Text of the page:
An Introduction to ZooKeeper
Let's discuss distributed systems and how ZooKeeper fits into the picture, going over the basics.
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in our last blog, we talked about the hdfs cluster . it's needed for deploying opentsdb in clustered mode. continuing with the series, we are going to talk about zookeeper which will be used by hbase & opentsdb in the cluster.
before talking about zookeeper, let's explain distributed systems and the need for zookeeper.
when a software system composed of independent computing entities linked together by a computer network and its components communicate and coordinate with each other to achieve a common goal this is known as a distributed system. (ex: multiplayer online games like clash of clan )
advantages of distributed systems
scalability: we can easily expand the distributed system by adding more machines in the cluster.
redundancy: all of the machines in the cluster provide the same services, so if any one of them is not available then work will not be stopped.
the process within these system needs some type of agreement to run correctly and efficiently. this type of agreement is also known as distributed coordination.
we can build our own coordinating system, however, that will take the lot of work and it is not a trivial task. the problem comes in implementing a correct fault-tolerant solution.
so, are there any alternatives we can use?
we can use a robust coordination service like zookeeper.
what is zookeeper?
zookeeper is a centralized service for maintaining configuration information , naming , providing distributed synchronization, and providing group services . zookeeper is simple, distributed, reliable, and fast.
- maintaining configuration information: it maintains cluster configuration info which is shared across all the nodes in the cluster.
- naming: zookeeper can be used as naming service, so that one node in the cluster can find another node in the large cluster ex: 1000 node cluster
- providing distributed synchronization: we can also use zookeeper for solving distributed synchronization problems in the cluster by using locks, queues etc.
- providing group services: zookeeper also helps in group service with the selection of a master in the cluster(leader election process).
zookeeper can work in replicated mode as well as standalone mode.
in replicated mode, there are multiple servers involved. one of the servers is selected as the leader and others are followers. if the leader fails one of the followers is elected as master.
the servers in the cluster must know about each other. they maintain an in-memory image of state, along with transaction logs and snapshots in a persistent store. as long as a majority of the servers are available, the zookeeper service will be available.
clients can connect to a single zookeeper server. however, when a client is started they are provided a list of servers, so when a connection to the connected server fails then the client can connect to any other server in the cluster.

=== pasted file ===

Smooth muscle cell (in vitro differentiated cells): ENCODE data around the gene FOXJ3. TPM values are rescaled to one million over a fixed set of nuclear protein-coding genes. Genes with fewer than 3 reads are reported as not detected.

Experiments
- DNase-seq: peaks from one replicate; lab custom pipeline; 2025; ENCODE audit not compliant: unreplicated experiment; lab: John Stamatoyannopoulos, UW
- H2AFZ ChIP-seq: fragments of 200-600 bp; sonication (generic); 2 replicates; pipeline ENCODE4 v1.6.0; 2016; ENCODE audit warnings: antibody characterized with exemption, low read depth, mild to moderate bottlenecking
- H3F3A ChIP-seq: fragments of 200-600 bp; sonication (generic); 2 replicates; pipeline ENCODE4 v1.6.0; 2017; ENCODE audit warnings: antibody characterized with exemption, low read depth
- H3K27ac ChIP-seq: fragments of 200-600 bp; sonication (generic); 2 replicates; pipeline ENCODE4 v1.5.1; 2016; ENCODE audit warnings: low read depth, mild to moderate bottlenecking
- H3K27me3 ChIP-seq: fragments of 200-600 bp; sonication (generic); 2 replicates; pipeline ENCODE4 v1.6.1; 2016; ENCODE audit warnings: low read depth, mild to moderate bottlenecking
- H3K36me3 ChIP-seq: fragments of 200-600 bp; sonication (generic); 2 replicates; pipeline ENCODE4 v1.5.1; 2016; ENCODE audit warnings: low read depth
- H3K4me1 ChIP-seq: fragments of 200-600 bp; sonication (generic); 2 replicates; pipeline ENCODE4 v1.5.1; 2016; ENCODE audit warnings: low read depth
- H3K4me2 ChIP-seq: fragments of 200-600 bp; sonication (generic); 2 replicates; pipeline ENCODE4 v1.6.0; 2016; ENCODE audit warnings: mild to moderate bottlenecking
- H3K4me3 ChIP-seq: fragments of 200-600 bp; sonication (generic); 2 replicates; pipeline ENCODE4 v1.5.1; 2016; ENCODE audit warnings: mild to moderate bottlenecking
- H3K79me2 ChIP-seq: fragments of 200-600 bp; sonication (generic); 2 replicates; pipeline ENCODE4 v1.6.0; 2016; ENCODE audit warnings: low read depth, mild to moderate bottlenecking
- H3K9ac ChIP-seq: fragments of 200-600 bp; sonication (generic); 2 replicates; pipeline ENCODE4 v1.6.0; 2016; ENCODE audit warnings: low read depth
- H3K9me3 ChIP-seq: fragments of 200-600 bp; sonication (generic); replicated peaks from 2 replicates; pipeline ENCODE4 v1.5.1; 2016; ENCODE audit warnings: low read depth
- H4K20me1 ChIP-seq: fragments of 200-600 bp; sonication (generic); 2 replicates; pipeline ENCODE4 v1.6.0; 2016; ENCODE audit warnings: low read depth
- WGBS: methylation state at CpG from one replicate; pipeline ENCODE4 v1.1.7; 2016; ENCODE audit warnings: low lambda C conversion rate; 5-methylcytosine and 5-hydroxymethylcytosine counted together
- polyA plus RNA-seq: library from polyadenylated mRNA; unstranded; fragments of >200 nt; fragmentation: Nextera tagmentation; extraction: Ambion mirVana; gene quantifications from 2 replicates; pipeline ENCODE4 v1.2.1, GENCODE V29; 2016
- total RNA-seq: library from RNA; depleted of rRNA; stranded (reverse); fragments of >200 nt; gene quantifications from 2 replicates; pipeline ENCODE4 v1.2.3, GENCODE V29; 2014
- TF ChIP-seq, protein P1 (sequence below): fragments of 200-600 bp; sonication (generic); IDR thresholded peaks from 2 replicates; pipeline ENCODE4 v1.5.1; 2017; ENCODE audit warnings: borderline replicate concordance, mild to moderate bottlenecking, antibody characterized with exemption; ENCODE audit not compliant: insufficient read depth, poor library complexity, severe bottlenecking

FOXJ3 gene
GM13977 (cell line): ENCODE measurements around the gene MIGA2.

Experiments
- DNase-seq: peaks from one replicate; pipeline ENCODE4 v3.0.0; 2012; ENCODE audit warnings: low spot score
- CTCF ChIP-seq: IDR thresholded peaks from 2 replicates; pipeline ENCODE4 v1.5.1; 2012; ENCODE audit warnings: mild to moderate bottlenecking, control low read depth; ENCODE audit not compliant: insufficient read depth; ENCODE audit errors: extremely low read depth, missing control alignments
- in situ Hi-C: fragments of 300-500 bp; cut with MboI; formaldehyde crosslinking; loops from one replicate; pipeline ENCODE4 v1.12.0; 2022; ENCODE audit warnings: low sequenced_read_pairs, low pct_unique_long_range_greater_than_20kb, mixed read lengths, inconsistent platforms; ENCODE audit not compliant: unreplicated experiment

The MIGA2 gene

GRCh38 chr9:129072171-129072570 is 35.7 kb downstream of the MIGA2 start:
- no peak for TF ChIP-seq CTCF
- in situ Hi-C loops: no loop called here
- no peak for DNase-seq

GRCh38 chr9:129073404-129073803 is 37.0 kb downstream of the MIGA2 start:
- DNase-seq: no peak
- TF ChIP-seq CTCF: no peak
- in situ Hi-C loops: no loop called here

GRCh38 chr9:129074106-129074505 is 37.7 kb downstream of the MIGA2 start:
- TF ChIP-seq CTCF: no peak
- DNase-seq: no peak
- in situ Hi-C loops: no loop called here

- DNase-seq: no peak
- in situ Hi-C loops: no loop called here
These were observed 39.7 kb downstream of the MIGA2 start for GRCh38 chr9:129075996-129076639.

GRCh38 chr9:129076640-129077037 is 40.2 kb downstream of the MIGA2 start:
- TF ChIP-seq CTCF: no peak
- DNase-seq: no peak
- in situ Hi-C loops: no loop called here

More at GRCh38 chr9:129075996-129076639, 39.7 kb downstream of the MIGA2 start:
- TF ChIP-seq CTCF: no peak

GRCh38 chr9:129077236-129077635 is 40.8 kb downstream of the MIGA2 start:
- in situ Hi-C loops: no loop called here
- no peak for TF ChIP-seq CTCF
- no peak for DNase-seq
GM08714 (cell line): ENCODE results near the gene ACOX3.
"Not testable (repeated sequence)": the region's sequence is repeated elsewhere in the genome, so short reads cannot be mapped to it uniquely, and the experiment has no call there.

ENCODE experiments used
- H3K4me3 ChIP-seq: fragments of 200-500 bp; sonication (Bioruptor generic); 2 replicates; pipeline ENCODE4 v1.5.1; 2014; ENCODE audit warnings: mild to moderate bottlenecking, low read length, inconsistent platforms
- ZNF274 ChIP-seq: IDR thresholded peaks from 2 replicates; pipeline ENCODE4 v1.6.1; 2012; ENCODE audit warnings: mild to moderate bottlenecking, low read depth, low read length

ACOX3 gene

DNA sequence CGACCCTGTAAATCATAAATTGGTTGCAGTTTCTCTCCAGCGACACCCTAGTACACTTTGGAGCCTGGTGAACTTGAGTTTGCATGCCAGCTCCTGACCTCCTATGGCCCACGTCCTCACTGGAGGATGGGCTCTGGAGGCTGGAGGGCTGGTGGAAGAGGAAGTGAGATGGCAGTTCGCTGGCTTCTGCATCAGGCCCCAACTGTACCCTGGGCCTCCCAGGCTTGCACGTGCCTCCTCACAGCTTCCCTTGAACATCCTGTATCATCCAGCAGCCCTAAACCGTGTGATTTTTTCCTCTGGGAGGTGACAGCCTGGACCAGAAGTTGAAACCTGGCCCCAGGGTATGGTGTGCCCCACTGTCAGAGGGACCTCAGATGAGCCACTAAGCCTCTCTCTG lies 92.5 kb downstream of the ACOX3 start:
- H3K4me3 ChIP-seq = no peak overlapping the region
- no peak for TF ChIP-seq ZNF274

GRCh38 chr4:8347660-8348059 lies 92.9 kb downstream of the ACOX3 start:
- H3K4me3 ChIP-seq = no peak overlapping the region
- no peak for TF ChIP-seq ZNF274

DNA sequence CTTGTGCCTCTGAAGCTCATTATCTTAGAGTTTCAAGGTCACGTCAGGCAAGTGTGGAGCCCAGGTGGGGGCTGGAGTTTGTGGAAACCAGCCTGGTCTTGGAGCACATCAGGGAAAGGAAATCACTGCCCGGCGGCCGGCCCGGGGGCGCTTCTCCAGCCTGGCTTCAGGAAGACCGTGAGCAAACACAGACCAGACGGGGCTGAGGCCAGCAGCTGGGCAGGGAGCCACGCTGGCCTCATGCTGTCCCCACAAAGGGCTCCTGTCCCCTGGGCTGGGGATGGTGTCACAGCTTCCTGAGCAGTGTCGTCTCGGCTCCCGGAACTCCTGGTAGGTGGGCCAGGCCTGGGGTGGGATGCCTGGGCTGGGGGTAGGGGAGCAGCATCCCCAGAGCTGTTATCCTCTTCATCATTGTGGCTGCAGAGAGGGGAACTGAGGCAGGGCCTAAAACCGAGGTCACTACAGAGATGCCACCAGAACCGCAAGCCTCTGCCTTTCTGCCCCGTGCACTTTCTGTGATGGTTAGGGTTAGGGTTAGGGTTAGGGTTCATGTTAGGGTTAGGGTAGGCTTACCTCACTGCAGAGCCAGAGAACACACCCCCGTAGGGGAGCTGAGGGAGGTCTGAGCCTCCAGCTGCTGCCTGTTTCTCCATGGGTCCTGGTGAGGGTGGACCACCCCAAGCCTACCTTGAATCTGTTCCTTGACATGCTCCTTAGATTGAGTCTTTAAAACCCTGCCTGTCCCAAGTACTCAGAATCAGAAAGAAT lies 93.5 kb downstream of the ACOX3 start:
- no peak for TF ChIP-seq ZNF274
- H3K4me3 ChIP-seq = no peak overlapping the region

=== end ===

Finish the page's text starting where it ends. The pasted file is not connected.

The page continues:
read operation can perform read operation from any of the servers in the cluster but write operation must need to go through the leader.
zookeeper can also run in the standalone mode. in this mode, all the clients are connected to a single zookeeper server.
in this mode, we lose the benefits of replication and high availability.
zookeeper data model
zookeeper has a hierarchal namespace. the namespace can have data associated with it as well as children. paths to nodes are always expressed as canonical, absolute, slash-separated paths; there is no relative reference. these namespaces are organized much like a file system in linux.
every node in a zookeeper tree is referred to as a znode . znodes maintain a stat structure that includes version numbers for data changes, acl(acess controle list) changes. data is stored in znode.
to deploy zookeeper we will use the official zookeeper docker image
version: '3.1' services: zoo1: image: zookeeper:latest restart: always hostname: zoo1 ports: - 2181:2181 - 2888:2888 - 3888:3888 environment: zookeeper_client_port: 2181 zoo_my_id: 1 zoo_servers: server.1=0.0.0.0:2888:3888 server.2=server2ip:2888:3888 server.3=server3ip:2888:3888-
view the code on gist .
run given yml server1
docker-compose -f zoo1.yml up -d
version: '3.1' services: zoo2: image: zookeeper:latest restart: always hostname: zoo2 ports: - 2181:2181 - 2888:2888 - 3888:3888 environment: zookeeper_client_port: 2181 zoo_my_id: 2 zoo_servers: server.1=server1ip:2888:3888 server.2=0.0.0.0:2888:3888 server.3=server3ip:2888:3888
view the code on gist .
run given yml server2
docker-compose -f zoo2.yml up -d
version: '3.1' services: zoo2: image: zookeeper:latest restart: always hostname: zoo2 ports: - 2181:2181 - 2888:2888 - 3888:3888 environment: zookeeper_client_port: 2181 zoo_my_id: 3 zoo_servers: server.1=server1ip:2888:3888 server.2=server2ip:2888:3888 server.3=0.0.0.0:2888:3888
view the code on gist .
run given yml in server3
docker-compose -f zoo3.yml up -d
to check the status of zookeeper:
root@host:~# nc localhost 2181 stats
you can try the given command in all servers and check for mode in the output to find which is leader and follower.
*note: replace server1ip, server2ip, and server3ip in all yml with their respective values.
Published at DZone with permission of Nitin Ranjan, DZone MVB. See the original article here.
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